- Who is the most interesting person you know?
- What is the best gift you have ever received?
- When was a time you felt ________________? (*This structure is a little different.)
- Where is your favorite place in Seoul?
- Who has been the most helpful person in your life?
As you can see, some of these are still questions that CAN be answered with one word or phrase, but the structure of the questions are ones that are more likely to lead to a story or to help us get to know someone better.
Ideas and Concerns
Questions about ideas and concerns include current events, news, and abstractions (ideas and concepts). If they are controversial (hot, likely to cause disagreement and upset people), they can be difficult. Not all questions are controversial. However, it is important to be open-minded and show respect for other people’s opinions when discussing some topics.
It takes skill to learn to disagree politely and not get too worked up (angry or upset) about certain topics. In some cases, it is better to avoid certain topics. If someone suggests a topic that you would rather not discuss, it is okay to say, “I’d rather not talk about this right now.” or “Would it be okay if we changed the topic?” It is important to be respectful and avoid upsetting topics. Be sure that all participants are willing to have a respectful discussion before talking about topics that may be sensitive.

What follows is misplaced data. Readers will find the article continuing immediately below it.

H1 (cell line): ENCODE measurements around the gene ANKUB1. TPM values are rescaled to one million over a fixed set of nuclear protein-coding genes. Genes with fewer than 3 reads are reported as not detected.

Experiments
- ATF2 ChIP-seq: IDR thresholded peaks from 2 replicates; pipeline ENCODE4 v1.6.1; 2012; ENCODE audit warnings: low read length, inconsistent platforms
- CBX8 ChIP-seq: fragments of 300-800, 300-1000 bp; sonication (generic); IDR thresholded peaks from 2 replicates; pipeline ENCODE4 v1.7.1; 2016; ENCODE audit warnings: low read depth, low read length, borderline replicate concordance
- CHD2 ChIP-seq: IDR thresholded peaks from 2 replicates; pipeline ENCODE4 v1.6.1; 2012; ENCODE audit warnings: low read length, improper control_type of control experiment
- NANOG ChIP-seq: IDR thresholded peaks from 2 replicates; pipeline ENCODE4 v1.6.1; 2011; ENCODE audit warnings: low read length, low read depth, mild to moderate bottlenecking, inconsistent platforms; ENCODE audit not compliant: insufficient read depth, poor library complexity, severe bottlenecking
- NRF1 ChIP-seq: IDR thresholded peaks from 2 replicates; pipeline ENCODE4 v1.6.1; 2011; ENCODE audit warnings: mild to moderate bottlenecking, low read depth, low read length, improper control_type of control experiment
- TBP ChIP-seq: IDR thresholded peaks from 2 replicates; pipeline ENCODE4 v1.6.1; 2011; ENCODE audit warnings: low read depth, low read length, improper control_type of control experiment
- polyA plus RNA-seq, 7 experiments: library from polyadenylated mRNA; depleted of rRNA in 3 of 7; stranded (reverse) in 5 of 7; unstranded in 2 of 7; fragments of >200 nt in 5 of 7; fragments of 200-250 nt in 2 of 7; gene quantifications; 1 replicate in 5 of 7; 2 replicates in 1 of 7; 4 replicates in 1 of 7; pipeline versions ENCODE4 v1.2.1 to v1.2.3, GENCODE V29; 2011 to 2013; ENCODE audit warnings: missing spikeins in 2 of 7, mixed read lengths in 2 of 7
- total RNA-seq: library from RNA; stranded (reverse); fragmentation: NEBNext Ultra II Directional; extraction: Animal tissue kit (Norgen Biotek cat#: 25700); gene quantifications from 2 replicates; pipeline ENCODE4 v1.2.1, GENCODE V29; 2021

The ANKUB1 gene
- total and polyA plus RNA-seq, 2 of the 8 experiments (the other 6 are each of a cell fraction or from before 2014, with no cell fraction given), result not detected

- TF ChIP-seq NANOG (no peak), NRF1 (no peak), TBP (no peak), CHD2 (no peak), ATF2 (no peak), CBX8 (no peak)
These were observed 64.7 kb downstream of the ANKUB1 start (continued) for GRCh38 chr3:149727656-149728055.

You can use the following sentence frames to ask about ideas and concerns.
- What does _________________ mean to you?
- How do you think ______________________________?
- What ( ______________ ) are you concerned about?
- What do you think about ______________________?
- Why do you think ______________________________?
- How do you feel about ________________________?
- Did you hear about ____________________________? (*While this is a yes/no question, it can be a good way to introduce a current event/news item.)
- What does success mean to you?
- How do you think we can end racism?
- What global problem are you concerned about?
- What do you think about sports players being exempt from military service?
- Why do you think some people choose not to have children?
- How do you feel about mandatory English education in Korean universities?
- Did you hear about the summit between Kim Jong-un and Moon Jae-in?
Hypothetical questions are those that ask about imaginary (not real) situations. These questions are not as common in everyday conversations, but they can be fun to think about and discuss. They can also help us get to know people (and ourselves!) better.